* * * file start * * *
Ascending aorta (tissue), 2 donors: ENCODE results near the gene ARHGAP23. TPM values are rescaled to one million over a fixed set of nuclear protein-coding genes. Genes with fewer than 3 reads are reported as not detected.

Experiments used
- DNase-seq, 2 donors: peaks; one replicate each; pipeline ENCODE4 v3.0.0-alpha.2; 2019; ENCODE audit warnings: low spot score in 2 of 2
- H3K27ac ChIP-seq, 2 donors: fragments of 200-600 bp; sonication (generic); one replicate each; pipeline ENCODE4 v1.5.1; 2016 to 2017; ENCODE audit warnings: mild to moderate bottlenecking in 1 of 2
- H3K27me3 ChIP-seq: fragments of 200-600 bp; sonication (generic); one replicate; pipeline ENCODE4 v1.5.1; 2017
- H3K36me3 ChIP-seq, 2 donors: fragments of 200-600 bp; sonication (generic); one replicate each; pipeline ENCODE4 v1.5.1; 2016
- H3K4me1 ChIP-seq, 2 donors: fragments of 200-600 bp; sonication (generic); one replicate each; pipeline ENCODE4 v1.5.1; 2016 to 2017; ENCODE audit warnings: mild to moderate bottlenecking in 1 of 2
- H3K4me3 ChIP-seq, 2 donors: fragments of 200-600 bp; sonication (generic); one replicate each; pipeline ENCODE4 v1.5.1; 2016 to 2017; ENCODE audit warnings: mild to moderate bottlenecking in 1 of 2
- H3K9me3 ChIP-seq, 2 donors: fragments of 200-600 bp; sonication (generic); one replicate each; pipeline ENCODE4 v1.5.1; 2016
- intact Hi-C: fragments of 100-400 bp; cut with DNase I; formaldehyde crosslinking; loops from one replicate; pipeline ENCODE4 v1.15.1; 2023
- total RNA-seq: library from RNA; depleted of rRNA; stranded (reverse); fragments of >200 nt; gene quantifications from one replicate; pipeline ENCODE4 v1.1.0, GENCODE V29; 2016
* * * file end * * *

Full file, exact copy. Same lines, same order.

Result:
Ascending aorta (tissue), 2 donors: ENCODE results near the gene ARHGAP23. TPM values are rescaled to one million over a fixed set of nuclear protein-coding genes. Genes with fewer than 3 reads are reported as not detected.

Experiments used
- DNase-seq, 2 donors: peaks; one replicate each; pipeline ENCODE4 v3.0.0-alpha.2; 2019; ENCODE audit warnings: low spot score in 2 of 2
- H3K27ac ChIP-seq, 2 donors: fragments of 200-600 bp; sonication (generic); one replicate each; pipeline ENCODE4 v1.5.1; 2016 to 2017; ENCODE audit warnings: mild to moderate bottlenecking in 1 of 2
- H3K27me3 ChIP-seq: fragments of 200-600 bp; sonication (generic); one replicate; pipeline ENCODE4 v1.5.1; 2017
- H3K36me3 ChIP-seq, 2 donors: fragments of 200-600 bp; sonication (generic); one replicate each; pipeline ENCODE4 v1.5.1; 2016
- H3K4me1 ChIP-seq, 2 donors: fragments of 200-600 bp; sonication (generic); one replicate each; pipeline ENCODE4 v1.5.1; 2016 to 2017; ENCODE audit warnings: mild to moderate bottlenecking in 1 of 2
- H3K4me3 ChIP-seq, 2 donors: fragments of 200-600 bp; sonication (generic); one replicate each; pipeline ENCODE4 v1.5.1; 2016 to 2017; ENCODE audit warnings: mild to moderate bottlenecking in 1 of 2
- H3K9me3 ChIP-seq, 2 donors: fragments of 200-600 bp; sonication (generic); one replicate each; pipeline ENCODE4 v1.5.1; 2016
- intact Hi-C: fragments of 100-400 bp; cut with DNase I; formaldehyde crosslinking; loops from one replicate; pipeline ENCODE4 v1.15.1; 2023
- total RNA-seq: library from RNA; depleted of rRNA; stranded (reverse); fragments of >200 nt; gene quantifications from one replicate; pipeline ENCODE4 v1.1.0, GENCODE V29; 2016